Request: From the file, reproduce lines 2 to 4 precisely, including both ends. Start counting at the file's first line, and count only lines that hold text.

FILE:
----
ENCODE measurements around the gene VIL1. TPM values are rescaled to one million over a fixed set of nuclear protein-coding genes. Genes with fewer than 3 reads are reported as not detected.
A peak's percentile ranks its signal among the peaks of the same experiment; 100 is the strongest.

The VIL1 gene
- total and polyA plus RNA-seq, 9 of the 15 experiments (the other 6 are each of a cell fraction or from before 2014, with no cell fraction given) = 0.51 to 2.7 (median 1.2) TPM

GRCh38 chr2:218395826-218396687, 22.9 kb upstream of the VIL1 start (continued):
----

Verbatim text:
A peak's percentile ranks its signal among the peaks of the same experiment; 100 is the strongest.

The VIL1 gene
- total and polyA plus RNA-seq, 9 of the 15 experiments (the other 6 are each of a cell fraction or from before 2014, with no cell fraction given) = 0.51 to 2.7 (median 1.2) TPM